Last month when I test drove the new Hyundai i20 Active—a small hatchback crossover car—it welcomed me by unfolding its ORVMs (outside rear view mirrors). I had simply touched the car’s door handle! It surprised me. Not because the technology is new, but because you associate such technologies with high-end luxury brands, not with a sub-R10 lakh Hyundai car.
Entry-level cars in India are increasingly getting intelligent systems that are making cars smarter. Sample this. Both the Tata Zest and the Bolt are equipped with infotainment systems which, five years ago, were seen only in the cars made by Audi, Mercedes-Benz and BMW. Girish Wagh, vice-president & head, Small Car Project of Tata Motors, says, “We call the concept ConnectNext. We believe it is the future of connectivity in this segment of cars. For example, in our compact sedan Zest and the hatchback Bolt, a new-age console houses a state-of-the-art touchscreen multimedia system that offers superior connectivity features —you can not only make and receive calls without holding your phone, the system even reads you out the messages you receive. Then there are controls for music, temperature and voice commands.”
Some of the intelligent features that you get to see today in cars costing less than R10 lakh are:
Touchscreen multimedia system: Earlier seen only in mobile phones and laptops, the touchscreen phenomenon is now taking the automotive world by storm. Companies such as Hyundai, Tata, Honda and Renault—which today offer touchscreen in most of their models—believe that touchscreen is a very convenient feature and makes life simpler for the front passengers. However, there is a downside to this feature as well. Markus Gleitz, the designer of the Audi A3 sedan, believes that luxury carmakers may never incorporate touchscreens in their models. “A touchscreen takes your eyes off the road, making it an unsafe feature.”
LCD cluster: It provides drivers with more information than conventional instrument clusters and in an easy-to-read format. Audio and video information display, navigation guide, and sometimes even fuel-efficiency figures are provided within the cluster to make driving easier. In most Hyundai cars, for example, the cluster settings and information can also be customised to suit the driver preference.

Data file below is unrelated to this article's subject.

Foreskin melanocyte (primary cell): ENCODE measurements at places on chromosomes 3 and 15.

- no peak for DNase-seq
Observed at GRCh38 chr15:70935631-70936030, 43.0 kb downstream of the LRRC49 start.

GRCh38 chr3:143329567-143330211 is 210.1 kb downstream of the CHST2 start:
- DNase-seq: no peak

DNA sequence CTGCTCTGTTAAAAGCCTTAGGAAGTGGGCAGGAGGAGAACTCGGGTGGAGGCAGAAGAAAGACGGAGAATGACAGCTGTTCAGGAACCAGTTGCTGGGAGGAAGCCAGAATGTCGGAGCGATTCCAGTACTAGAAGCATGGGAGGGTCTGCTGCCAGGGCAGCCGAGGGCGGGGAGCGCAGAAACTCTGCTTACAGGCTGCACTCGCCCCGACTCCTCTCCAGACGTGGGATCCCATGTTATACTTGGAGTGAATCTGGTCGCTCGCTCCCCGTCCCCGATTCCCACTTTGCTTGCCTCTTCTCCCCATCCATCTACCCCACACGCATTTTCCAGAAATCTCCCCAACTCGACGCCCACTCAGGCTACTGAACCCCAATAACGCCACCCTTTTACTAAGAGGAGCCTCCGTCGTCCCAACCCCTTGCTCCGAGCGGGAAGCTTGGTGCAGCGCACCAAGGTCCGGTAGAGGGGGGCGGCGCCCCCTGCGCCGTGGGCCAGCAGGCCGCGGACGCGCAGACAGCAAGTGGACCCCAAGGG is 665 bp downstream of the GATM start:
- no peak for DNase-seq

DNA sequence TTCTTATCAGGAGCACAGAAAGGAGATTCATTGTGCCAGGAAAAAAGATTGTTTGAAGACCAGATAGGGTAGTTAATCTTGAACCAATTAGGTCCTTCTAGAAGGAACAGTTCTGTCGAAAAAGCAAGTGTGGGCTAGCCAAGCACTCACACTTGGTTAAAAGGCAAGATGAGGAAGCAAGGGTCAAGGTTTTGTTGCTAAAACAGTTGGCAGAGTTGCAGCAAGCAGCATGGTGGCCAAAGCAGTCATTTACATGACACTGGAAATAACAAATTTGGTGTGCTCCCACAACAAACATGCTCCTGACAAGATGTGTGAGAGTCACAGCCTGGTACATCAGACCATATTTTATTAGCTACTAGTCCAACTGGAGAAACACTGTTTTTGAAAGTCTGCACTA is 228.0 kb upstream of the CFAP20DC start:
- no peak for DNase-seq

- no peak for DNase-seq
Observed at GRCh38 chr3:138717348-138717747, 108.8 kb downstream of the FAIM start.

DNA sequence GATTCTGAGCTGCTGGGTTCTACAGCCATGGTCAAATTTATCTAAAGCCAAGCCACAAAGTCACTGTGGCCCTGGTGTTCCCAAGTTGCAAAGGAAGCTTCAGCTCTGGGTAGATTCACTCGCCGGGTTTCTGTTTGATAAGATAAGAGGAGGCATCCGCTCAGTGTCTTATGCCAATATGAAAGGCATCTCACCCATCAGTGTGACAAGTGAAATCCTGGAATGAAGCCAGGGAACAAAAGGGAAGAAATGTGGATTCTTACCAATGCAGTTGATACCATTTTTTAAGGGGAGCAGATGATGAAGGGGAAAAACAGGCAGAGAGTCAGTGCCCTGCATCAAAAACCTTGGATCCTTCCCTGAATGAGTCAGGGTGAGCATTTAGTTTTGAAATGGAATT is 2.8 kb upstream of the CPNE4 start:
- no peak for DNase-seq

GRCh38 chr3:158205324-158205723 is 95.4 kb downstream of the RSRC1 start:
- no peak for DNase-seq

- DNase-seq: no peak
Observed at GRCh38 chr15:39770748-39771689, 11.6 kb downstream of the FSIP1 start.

Smart Parking Assist System (SPAS): It features an ultrasonic wave sensor which assists the driver to reverse into a parking space and even while parallel parking. SPAS proves very handy especially when you encounter tight parking slots where multiple steering inputs are required. Today, a majority of cars from almost all manufacturers come equipped with SPAS. It is also available as an after-market fitment as a price starting as low as R5,000.
Infotainment: The top-end models of most entry-level cars today come equipped with state-of-the-art infotainment system, including a music system which has a minimum of 1 GB internal storage. The system can be synced with your smartphone and you can refresh the library by deleting old songs and adding new ones from time to time.
Lane keeping assist system: Also called the lane departure warning system, it is a safety feature that is designed to alert the driver when the system detects that the vehicle is about to deviate from a traffic lane. The security system activates warning light, alarm and pre-safe seatbelt to alert driver of a lane departure. Currently available only in the luxury cars, Hyundai is expected to introduce the feature in one of its upcoming cars.
Multifunction steering wheel with audio and Bluetooth controls: Now the norm rather than the exception, the multifunction steering wheel is, clearly, a very safe and convenient way to drive. Buttons on the steering wheel let you take control of the radio, music, phone and other systems without taking your hands off the wheel. Even the Maruti Celerio, which costs about R5 lakh, gets this feature. In slightly costlier cars such as the Hyundai Elite i20 and Honda Mobilio, the multifunction steering wheel gets an ergonomic design which make it easy to operate.